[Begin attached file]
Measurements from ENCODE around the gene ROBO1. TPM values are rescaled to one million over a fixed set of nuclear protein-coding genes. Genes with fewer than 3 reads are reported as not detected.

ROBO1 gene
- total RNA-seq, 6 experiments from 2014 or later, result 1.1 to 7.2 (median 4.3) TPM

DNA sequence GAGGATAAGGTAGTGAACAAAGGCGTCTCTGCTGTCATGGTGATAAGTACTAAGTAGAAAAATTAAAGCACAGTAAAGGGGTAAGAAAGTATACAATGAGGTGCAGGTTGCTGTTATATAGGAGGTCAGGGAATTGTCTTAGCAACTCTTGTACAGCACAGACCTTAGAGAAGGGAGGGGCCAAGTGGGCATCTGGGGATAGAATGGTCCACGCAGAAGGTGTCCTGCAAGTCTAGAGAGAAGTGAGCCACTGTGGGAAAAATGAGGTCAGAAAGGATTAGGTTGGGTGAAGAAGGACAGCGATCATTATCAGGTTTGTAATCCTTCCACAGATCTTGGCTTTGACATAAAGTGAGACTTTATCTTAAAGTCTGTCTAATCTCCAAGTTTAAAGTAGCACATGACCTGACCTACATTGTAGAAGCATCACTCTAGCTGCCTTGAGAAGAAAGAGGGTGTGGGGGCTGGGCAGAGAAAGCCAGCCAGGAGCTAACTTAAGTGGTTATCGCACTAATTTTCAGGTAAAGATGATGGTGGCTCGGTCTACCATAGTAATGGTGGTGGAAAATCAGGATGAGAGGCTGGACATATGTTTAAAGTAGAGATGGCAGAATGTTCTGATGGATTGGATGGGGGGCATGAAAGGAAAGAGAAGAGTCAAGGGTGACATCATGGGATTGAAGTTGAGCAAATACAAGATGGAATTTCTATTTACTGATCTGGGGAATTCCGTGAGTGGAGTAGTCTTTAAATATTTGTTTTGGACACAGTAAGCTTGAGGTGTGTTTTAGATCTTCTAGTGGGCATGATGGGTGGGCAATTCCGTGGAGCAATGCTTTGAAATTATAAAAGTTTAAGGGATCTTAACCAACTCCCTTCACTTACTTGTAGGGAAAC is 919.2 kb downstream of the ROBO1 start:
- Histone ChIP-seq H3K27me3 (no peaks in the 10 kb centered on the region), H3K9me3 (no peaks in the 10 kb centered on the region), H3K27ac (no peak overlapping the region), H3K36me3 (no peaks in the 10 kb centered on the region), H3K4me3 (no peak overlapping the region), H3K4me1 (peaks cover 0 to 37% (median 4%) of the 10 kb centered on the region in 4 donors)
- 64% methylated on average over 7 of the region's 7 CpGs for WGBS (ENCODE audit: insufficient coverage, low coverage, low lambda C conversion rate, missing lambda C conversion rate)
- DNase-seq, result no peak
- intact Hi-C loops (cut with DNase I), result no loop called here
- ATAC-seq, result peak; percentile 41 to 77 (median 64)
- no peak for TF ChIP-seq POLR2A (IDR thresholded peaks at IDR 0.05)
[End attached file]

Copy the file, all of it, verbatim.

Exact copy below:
Measurements from ENCODE around the gene ROBO1. TPM values are rescaled to one million over a fixed set of nuclear protein-coding genes. Genes with fewer than 3 reads are reported as not detected.

ROBO1 gene
- total RNA-seq, 6 experiments from 2014 or later, result 1.1 to 7.2 (median 4.3) TPM

DNA sequence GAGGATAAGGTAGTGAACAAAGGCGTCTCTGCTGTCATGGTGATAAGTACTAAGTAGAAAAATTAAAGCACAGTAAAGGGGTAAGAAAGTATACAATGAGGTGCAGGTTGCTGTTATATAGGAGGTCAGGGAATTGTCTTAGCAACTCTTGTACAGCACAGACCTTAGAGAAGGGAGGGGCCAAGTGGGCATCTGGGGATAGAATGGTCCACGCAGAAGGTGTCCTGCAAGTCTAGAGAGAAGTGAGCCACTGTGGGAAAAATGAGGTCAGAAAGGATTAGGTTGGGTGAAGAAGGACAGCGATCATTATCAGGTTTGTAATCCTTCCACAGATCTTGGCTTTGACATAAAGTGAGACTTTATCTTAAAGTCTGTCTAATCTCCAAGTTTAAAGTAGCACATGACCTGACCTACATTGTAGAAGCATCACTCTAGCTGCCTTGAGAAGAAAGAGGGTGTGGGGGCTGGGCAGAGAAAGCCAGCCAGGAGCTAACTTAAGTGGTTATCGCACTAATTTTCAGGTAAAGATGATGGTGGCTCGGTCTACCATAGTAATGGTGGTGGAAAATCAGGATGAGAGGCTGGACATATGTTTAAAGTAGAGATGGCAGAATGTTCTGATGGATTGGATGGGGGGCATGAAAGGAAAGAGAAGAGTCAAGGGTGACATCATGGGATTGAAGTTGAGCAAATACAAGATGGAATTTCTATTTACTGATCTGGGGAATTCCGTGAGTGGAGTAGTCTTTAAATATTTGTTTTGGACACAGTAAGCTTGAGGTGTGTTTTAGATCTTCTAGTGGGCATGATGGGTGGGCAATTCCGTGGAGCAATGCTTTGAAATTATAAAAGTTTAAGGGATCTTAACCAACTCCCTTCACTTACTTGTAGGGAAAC is 919.2 kb downstream of the ROBO1 start:
- Histone ChIP-seq H3K27me3 (no peaks in the 10 kb centered on the region), H3K9me3 (no peaks in the 10 kb centered on the region), H3K27ac (no peak overlapping the region), H3K36me3 (no peaks in the 10 kb centered on the region), H3K4me3 (no peak overlapping the region), H3K4me1 (peaks cover 0 to 37% (median 4%) of the 10 kb centered on the region in 4 donors)
- 64% methylated on average over 7 of the region's 7 CpGs for WGBS (ENCODE audit: insufficient coverage, low coverage, low lambda C conversion rate, missing lambda C conversion rate)
- DNase-seq, result no peak
- intact Hi-C loops (cut with DNase I), result no loop called here
- ATAC-seq, result peak; percentile 41 to 77 (median 64)
- no peak for TF ChIP-seq POLR2A (IDR thresholded peaks at IDR 0.05)